The more you understand how to use your medications after surgery, the easier your recovery will be. Common questions after surgery are about medication usage, went to take, how much to take, which to take. This short tutorial will hopefully review better prepared and lead you into a quicker recovery.
This is a group of medications that helps reduce inflammation and pain. Patients on a strong blood thinner, this may not be an option. You should ask your doctor about this. These medications are not addictive and are usually taken on a schedule for at least the first few days after a procedure. I encourage my patients to make a chart and remember exactly what time the next dose should be taken. Ibuprofen, Aleve, Motrin, Naprosyn, Mobic, Advil–these are all anti-inflammatories. They might upset your stomach and if they do should be stopped right away. These can be taken along with a narcotic medication.
Often called a pain pill, these are strong medications that help reduce pain. They do nothing for inflammation and swelling. These medicines work in the nervous system not at the site of the procedure. These require a hand written prescription and cannot be phoned in. Typically, these are used only as needed. They can be taken in conjunction with an anti-inflammatory as they work in a completely different way. These often have side effects of constipation and drowsiness. While highly addictive, taking a narcotic for the right reason (your pain) does not usually lead to any addiction. Many patients go through withdrawals if they stop these pills suddenly after surgery. This can include flulike symptoms. Most narcotics contain a mixture which includes Tylenol. It is the tylenol, or acetaminophen, that can be toxic to deliver and as a result typically no more than two pills a should ever be taken at any one time no sooner than 4 to 6 hours apart. Taking three, four or even five pain pills to reduce pain is not the answer as this can make you extremely sick and severely damaged your liver.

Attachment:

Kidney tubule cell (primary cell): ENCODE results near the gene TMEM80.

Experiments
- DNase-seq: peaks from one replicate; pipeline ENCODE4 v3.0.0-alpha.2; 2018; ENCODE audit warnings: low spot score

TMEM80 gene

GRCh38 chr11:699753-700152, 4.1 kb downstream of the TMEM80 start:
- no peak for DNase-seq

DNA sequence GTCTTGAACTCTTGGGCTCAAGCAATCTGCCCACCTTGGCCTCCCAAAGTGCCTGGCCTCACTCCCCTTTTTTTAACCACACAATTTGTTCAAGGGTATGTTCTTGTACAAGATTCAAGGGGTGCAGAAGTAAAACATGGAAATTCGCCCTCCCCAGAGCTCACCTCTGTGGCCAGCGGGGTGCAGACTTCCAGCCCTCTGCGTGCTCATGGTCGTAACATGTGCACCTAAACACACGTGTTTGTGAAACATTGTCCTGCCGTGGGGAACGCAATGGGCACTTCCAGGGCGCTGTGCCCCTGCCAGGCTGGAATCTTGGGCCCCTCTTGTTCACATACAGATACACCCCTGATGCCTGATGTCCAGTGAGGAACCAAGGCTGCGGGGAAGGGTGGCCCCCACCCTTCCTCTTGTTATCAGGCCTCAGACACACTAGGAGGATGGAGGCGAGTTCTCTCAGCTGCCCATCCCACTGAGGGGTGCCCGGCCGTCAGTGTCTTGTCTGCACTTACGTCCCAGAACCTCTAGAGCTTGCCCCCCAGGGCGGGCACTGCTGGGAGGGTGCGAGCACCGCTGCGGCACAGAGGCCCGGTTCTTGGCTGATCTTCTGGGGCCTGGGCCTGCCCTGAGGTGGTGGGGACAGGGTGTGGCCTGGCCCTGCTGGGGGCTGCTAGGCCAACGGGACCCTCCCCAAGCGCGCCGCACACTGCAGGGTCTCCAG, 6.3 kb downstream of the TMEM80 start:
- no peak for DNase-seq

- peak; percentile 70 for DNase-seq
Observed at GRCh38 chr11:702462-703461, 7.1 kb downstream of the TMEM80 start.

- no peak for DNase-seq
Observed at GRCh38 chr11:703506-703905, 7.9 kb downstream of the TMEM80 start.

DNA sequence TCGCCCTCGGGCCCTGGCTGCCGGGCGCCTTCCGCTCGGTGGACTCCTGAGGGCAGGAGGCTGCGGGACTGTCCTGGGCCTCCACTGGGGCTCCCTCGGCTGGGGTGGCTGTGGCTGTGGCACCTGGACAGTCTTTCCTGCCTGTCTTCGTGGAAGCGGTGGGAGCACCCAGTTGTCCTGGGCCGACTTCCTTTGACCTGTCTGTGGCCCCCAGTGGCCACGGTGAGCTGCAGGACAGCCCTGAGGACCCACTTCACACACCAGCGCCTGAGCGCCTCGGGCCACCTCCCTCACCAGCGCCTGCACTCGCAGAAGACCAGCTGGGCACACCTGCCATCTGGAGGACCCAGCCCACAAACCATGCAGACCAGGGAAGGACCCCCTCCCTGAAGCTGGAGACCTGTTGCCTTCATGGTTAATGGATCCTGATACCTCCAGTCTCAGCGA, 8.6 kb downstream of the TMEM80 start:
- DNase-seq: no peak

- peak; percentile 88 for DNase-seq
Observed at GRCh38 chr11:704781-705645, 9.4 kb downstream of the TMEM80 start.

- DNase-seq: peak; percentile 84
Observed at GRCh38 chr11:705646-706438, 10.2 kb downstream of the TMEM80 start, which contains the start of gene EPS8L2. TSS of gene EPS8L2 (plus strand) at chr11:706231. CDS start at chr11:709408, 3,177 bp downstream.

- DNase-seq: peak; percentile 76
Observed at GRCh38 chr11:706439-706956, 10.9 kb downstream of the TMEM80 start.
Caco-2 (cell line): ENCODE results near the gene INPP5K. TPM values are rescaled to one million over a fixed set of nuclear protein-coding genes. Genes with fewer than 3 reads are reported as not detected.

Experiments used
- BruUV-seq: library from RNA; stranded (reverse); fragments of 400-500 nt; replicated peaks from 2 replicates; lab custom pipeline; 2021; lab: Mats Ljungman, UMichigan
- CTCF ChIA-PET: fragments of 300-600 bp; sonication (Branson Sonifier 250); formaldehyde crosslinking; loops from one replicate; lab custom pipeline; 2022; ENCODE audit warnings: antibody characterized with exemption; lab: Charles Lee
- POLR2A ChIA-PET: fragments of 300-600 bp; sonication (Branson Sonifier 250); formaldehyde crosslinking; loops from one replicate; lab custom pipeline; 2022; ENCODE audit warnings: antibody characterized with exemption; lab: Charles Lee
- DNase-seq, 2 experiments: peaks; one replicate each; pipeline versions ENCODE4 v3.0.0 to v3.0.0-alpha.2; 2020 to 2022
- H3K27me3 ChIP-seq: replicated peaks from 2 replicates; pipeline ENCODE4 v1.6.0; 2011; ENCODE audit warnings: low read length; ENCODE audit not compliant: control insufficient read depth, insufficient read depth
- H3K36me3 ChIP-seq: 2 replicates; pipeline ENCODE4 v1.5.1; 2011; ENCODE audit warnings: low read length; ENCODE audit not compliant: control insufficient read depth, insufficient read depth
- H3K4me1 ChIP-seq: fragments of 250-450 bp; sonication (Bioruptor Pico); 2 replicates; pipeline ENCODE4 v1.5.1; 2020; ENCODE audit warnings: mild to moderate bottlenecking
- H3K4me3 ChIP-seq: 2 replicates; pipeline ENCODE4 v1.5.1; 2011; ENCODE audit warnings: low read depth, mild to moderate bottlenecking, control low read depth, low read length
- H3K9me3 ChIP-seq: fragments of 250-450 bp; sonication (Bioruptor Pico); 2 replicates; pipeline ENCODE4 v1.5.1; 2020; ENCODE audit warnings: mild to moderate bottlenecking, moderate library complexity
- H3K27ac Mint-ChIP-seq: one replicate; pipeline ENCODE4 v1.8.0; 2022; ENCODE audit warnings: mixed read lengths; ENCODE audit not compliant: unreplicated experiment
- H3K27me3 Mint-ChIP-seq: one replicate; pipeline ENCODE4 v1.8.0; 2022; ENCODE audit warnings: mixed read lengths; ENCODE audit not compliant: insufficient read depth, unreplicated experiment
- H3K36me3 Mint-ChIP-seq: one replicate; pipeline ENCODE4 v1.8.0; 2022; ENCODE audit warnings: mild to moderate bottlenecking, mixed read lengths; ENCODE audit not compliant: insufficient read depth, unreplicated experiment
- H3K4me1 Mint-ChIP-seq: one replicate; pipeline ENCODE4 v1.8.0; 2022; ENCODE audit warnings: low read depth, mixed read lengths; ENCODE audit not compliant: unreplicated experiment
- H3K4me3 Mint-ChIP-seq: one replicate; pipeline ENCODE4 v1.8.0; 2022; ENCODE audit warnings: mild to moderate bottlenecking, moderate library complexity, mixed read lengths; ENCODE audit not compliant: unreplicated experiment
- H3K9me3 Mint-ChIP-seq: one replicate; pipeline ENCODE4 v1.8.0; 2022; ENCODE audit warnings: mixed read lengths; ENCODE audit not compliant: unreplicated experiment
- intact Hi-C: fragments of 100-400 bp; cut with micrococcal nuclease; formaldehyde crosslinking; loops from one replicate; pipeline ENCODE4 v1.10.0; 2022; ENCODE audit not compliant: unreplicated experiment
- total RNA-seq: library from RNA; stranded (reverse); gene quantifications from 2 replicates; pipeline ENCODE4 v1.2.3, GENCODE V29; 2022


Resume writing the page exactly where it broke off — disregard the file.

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Sometimes, a long acting narcotic is also helpful. This is typically taken two or three times a scheduled dose. This reduces the need for the short acting narcotic. This might be helpful for a week or so after surgery in some cases. Again, as with all of this, ask your doctor to see what is right for you.
For me, aspirin is a medication that helps reduce the risk of blood clots, and is not recommended for pain control. Aspirin, in low doses, inhibits the function of your platelets which helps decrease your ability to clot blood. Most surgeries have some risk of developing a blood clot. While not well understood, it is recognized and aspirin represents a first line agent to help reduce the risk of clots. Typically, an 81 mg doses adequate. Never taken medication like this without speaking with your doctor about it first. Patients on much stronger blood thinners should avoid aspirin and all anti-inflammatories.